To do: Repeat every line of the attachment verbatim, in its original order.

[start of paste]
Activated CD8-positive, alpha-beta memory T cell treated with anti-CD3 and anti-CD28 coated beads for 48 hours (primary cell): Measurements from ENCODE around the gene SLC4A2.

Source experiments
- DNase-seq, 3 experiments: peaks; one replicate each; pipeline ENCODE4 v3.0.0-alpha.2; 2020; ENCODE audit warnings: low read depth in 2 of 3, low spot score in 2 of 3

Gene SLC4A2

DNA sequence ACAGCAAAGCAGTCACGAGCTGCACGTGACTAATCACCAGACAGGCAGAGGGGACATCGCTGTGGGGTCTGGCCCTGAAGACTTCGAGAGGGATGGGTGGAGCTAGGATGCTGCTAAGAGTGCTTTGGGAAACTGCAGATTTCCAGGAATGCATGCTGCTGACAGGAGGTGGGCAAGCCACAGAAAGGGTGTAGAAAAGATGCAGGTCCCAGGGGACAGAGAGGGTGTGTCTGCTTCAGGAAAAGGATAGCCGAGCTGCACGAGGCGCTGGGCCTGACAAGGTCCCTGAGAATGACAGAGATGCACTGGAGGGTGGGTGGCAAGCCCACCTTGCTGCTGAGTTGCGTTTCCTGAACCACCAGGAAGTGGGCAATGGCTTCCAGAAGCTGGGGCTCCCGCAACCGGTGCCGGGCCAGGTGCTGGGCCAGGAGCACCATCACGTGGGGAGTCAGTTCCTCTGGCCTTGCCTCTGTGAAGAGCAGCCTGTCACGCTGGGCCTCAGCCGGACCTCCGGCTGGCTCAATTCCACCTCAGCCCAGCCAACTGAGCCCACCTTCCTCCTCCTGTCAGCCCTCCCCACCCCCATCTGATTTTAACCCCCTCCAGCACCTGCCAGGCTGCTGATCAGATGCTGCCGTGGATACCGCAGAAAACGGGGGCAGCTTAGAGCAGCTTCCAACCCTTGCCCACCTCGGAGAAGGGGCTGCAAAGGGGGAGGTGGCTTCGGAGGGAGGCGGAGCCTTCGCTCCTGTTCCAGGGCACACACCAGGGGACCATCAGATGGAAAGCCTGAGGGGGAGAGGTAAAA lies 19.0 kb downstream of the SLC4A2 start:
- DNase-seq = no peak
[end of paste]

Activated CD8-positive, alpha-beta memory T cell treated with anti-CD3 and anti-CD28 coated beads for 48 hours (primary cell): Measurements from ENCODE around the gene SLC4A2.

Source experiments
- DNase-seq, 3 experiments: peaks; one replicate each; pipeline ENCODE4 v3.0.0-alpha.2; 2020; ENCODE audit warnings: low read depth in 2 of 3, low spot score in 2 of 3

Gene SLC4A2

DNA sequence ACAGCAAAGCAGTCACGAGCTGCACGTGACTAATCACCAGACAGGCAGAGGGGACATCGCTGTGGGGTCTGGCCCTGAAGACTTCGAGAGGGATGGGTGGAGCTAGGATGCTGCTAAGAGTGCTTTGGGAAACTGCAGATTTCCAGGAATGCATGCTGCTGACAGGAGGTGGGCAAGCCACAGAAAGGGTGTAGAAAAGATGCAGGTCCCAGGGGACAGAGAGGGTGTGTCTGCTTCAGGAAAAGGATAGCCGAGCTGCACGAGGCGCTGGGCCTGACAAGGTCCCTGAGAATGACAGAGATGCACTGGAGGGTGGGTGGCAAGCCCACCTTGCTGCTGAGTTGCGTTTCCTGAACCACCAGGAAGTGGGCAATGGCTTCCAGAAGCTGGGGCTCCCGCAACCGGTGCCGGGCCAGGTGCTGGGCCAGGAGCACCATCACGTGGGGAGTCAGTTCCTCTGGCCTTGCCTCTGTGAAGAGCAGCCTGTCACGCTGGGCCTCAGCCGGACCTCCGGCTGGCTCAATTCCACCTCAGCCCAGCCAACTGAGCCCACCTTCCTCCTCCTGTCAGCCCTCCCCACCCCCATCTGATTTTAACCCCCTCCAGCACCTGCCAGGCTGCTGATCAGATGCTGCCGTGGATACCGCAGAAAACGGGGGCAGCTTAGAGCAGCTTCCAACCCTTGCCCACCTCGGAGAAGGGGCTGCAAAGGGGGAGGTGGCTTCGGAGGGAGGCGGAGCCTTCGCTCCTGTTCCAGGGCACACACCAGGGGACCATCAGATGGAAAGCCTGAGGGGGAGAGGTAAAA lies 19.0 kb downstream of the SLC4A2 start:
- DNase-seq = no peak